The proposed transformation of Manenberg is to be achieved through two main interventions: Investment in people and investment in infrastructure.

“After our consultation with the community, a wide range of priority areas have been identified, including investment in the youth, investment in health facilities and investment in safety.

“Our vision is to build a youth lifestyle campus that is structured into six precincts, each with a unique character responding to the needs of the community and surrounding areas. The very nature of a ‘campus’ entails a collection of buildings comprising education facilities and student residences, sport facilities and green open spaces.”

The precincts would include an ecological precinct, a technology and media precinct, an innovation precinct, an economic skills and development precinct, a wellness precinct, a social innovation, highroad precinct and a sport precinct.

“Currently, Manenberg does not embody this, but we intend to change this.”

There are currently 14 primary schools, three high schools, a private centre of excellence and 27 early childhood development centres in Manenberg.

“The schools are typically loosely located on large land parcels where, in most cases, portions of schoolgrounds are undefined and underutilised. These grounds have become a risk to pupils as they are often sites for illegal dumping and gang activity. This must change.

Learning hubs“Going forward, we envision a connection of these sites via a promenade to create a learning archipelago: A collection of ‘islands’ or learning hubs.

“Construction will include a safe pedestrian and cycle network, as well as the enhancement of buildings. The concept traditionally consists of a structure that is well-lit, visible at all times and has some form of activity, placed as a deterrent on a route that is perceived to be dangerous. This assists in making the surroundings a safe space.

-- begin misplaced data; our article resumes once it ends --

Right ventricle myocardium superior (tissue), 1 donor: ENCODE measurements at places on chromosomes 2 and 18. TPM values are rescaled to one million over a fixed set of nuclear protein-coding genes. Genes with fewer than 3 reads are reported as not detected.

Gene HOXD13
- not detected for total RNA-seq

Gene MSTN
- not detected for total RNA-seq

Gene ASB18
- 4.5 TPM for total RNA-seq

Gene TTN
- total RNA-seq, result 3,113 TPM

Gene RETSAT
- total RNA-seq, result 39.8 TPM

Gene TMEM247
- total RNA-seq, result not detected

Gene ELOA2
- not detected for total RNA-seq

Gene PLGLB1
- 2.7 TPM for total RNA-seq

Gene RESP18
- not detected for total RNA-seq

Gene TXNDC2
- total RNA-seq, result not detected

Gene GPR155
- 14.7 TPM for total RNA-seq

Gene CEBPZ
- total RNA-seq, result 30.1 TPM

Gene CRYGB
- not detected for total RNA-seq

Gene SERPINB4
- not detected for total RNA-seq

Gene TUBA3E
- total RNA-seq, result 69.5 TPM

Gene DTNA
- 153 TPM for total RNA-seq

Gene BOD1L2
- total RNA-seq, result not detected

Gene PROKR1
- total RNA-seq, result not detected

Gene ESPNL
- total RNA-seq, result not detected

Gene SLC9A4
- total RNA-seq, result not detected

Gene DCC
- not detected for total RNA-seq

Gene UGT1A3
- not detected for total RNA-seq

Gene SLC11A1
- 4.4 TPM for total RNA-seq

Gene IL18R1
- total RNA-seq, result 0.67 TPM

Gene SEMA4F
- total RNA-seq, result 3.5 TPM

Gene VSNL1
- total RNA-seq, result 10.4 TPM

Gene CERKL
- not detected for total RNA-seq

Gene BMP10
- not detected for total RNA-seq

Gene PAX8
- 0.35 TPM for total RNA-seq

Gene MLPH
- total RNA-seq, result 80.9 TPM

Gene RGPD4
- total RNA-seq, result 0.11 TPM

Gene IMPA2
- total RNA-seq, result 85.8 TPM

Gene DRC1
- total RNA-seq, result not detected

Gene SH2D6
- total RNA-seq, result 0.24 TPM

“Overall, this development will shift Manenberg to a safe, stimulating, attractive, vibrant, connected and sustainable neighbourhood. In addition to the planned interventions, there are several current initiatives aimed at socio-economic development in Manenberg that need to be highlighted.”V

Continued on page 2

Join the conversation!

24.com encourages commentary submitted via MyNews24. Contributions of 200 words or more will be considered for publication.

We reserve editorial discretion to decide what will be published.
Read our comments policy for guidelines on contributions.
NEXT ON NEWS24X

24.com publishes all comments posted on articles provided that they adhere to our Comments Policy. Should you wish to report a comment for editorial review, please do so by clicking the 'Report Comment' button to the right of each comment.

Comment on this story
0 comments
Comments have been closed for this article.

Inside News24

 
ADVERTORIAL
Competition regulation for a growing and inclusive economy

ADVERTORIAL: The Competition Commission of South Africa is conducting advocacy work in the South African automotive aftermarket industry and has gazetted a Draft Code of Conduct for public comment.

/News
 

5 top leg exercises for men

Here’s our selection of the five best leg exercises that you can do in the comfort of your own home.

 
 

You won't want to miss...

WATCH: Pornhub is giving users free access to premium content this holidays
5 top leg exercises for men
10 best dressed men of 2017
How to open a beer bottle without an opener
Traffic Alerts
There are new stories on the homepage. Click here to see them.
 
English
Afrikaans
isiZulu

Hello 

Create Profile

Creating your profile will enable you to submit photos and stories to get published on News24.


Please provide a username for your profile page:

This username must be unique, cannot be edited and will be used in the URL to your profile page across the entire 24.com network.

Settings

Location Settings

News24 allows you to edit the display of certain components based on a location. If you wish to personalise the page based on your preferences, please select a location for each component and click "Submit" in order for the changes to take affect.




Facebook Sign-In

Hi News addict,

Join the News24 Community to be involved in breaking the news.

Log in with Facebook to comment and personalise news, weather and listings.